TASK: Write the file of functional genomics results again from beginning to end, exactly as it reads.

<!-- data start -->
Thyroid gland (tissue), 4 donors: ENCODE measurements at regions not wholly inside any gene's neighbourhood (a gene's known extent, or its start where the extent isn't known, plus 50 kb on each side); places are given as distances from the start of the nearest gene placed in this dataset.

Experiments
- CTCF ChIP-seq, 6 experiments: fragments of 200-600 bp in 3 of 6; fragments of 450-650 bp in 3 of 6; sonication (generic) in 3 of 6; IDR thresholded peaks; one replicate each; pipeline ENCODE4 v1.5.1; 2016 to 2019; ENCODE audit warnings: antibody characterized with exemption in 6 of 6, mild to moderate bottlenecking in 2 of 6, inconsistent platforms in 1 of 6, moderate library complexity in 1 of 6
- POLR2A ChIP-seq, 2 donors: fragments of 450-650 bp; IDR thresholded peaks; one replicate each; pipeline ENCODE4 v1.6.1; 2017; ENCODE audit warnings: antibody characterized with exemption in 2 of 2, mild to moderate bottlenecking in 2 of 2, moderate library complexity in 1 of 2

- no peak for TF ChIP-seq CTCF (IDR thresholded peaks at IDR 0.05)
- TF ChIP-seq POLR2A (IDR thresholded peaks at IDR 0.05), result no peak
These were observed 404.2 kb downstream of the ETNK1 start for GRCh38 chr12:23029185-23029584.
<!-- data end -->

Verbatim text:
Thyroid gland (tissue), 4 donors: ENCODE measurements at regions not wholly inside any gene's neighbourhood (a gene's known extent, or its start where the extent isn't known, plus 50 kb on each side); places are given as distances from the start of the nearest gene placed in this dataset.

Experiments
- CTCF ChIP-seq, 6 experiments: fragments of 200-600 bp in 3 of 6; fragments of 450-650 bp in 3 of 6; sonication (generic) in 3 of 6; IDR thresholded peaks; one replicate each; pipeline ENCODE4 v1.5.1; 2016 to 2019; ENCODE audit warnings: antibody characterized with exemption in 6 of 6, mild to moderate bottlenecking in 2 of 6, inconsistent platforms in 1 of 6, moderate library complexity in 1 of 6
- POLR2A ChIP-seq, 2 donors: fragments of 450-650 bp; IDR thresholded peaks; one replicate each; pipeline ENCODE4 v1.6.1; 2017; ENCODE audit warnings: antibody characterized with exemption in 2 of 2, mild to moderate bottlenecking in 2 of 2, moderate library complexity in 1 of 2

- no peak for TF ChIP-seq CTCF (IDR thresholded peaks at IDR 0.05)
- TF ChIP-seq POLR2A (IDR thresholded peaks at IDR 0.05), result no peak
These were observed 404.2 kb downstream of the ETNK1 start for GRCh38 chr12:23029185-23029584.